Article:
Hungary – Six parallel preliminary injunctions in a pharmaceutical patent infringement proceeding

Source: eplawpatentblog

With the heaviest wave of interim measures ever seen in the history of
pharmaceutical patent litigation in Hungary, the Metropolitan Court of Budapest
granted six preliminary injunctions in June 2012 at the same time against
pharmaceutical companies and wholesalers due to the likely infringement of the
patentee’s medical use patent related to a blockbuster product.

The patentee’ first generation product patent covering the subject compound
expired in June 2011, after which several generic competitors launched their
own products in Hungary, even though the patentee still had a further pending
patent application for a second medical use. Their hopes for the refusal of this
application must have been turned down by the grant of this use patent in April
2012, after an extremely long examination period of 18 years, leaving barely two
years of market exclusivity for the patentee.

The patentee wasted no time after the grant of the patent and filed well prepared
preliminary injunction requests within less than a month against generic
importers and manufacturers as well as major wholesalers. Needless to say,
fierce debates have commenced both in and out of court regarding the validity of
the just granted patent, as well as the interpretation of the main claim which is a
so-called Swiss-type claim, as some of the defendants took the view that such
type of claim can only cover manufacturing activity but not the product as such.
Regarding the balance of benefits and detriments to be caused by the injunction,
the defendants took the view that being forced to stop distribution and to
withdraw the products from the market would not only be detrimental to their
business but would also harm the legal interests of patients who had already
began to take one of the generic pills – a question that has gained special
significance in recent preliminary injunction cases (see previous post). It was
also raised that with the original product having a large number of illegal
counterfeit copies on the black market, the ban of cheaper, legal generic products
would increase the consume of such illegal copies and substitutes. Some of the
defendants also raised the issue that the patentee was able to recover its
investments while enjoying market exclusivity ensured by the earlier expired
basic product patent, thus it should not be able to successfully refer to
investments related to the second medical use patent in the context of the
preliminary injunction proceeding.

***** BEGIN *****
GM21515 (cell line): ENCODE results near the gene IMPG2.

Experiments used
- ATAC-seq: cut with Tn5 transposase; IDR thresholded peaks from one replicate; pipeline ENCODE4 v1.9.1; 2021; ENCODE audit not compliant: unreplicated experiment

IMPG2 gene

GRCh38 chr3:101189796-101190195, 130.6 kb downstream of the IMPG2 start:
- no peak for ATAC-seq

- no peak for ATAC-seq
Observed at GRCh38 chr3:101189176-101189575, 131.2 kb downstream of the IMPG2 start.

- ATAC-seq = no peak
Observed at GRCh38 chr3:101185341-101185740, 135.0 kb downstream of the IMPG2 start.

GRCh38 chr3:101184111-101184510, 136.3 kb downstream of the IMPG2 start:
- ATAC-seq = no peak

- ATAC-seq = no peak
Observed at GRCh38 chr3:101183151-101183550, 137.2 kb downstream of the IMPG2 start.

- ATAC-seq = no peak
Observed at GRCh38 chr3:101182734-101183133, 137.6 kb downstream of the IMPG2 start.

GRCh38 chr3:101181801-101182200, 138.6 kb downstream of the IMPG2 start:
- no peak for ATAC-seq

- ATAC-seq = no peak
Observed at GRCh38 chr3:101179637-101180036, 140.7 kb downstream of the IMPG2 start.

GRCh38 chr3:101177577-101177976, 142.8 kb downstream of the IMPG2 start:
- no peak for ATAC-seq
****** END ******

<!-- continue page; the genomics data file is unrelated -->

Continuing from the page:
In the recent history of pharmaceutical patent litigation in Hungary, this was the
first time that wholesalers were also sued separately. They have rather strategic
role in the pharmaceutical distribution chain as approximately 90 per cent of
wholesale distribution is covered by three companies. Wholesalers have argued
heavily against their involvement in the proceeding, considering themselves as
mere intermediates between the manufacturer/importer of the generic products
and the pharmacies without any capability or reasonable expectation to take
part in patent disputes.

After several exchanges of detailed submissions by each party involved, the
Metropolitan Court rendered its injunctive decisions in each proceeding within
approximately a month from the filing of the preliminary injunction requests. In
each case the court granted the requested injunctive relief, prohibiting importers
and manufacturers as well as wholesalers from the distribution of the respective
products and also ordered the seizure of them and their withdrawal from the
pharmacies. The court, however, required the patentee to deposit a security
bond in order to put the preliminary injunctions in effect.

As explained in the motivation of the decisions, the court had no doubt that each
of the generic products in suit fell within the scope of the patent, based on the
interpretation of the subject Swiss type claim, as each product contained the
given active ingredient with the patented therapeutic indication described in the
respective package information leaflet. The court also recognized the patentee’s
situation regarding the extreme length of the patent examination and that it had
not been able to act earlier due to the absence of final patent protection. Staying
consistent in the principle of bifurcation, the court disregarded invalidity
arguments and referrals to foreign validity-related proceedings, arguing that
these concerns do not go beyond the normal uncertainty factor of similar cases.

The court rejected the argument of the wholesalers in which they denied having
independent liability for patent infringement. The court referred to the acts of
exploitation in the Patent Act against which, if performed without the patentee’s
authorization, the patentee may proceed. The activity of wholesale distributors
falls in the categories explicitly listed in the Patent Act, and the court found extra
circumstances irrelevant.

Regarding the interests of the patients, the court took into account that the
concerned products are so called “lifestyle products” which are taken by patients
occasionally and belong to a higher price category even in their generic versions,
which makes the price difference between the original and generic counterparts
relative. Furthermore, the court saw no danger of the patient’s interest as they
would be able to obtain the same active ingredient they are used to by changing
to the products of the patentee.

The patentee paid the bond in due time, so all preliminary injunctions entered
into effect. All opposing parties appealed against the decisions and the dispute
continued at second instance with the result yet to come. Nevertheless, during
the appeal proceeding the preliminary injunctions are enforceable.

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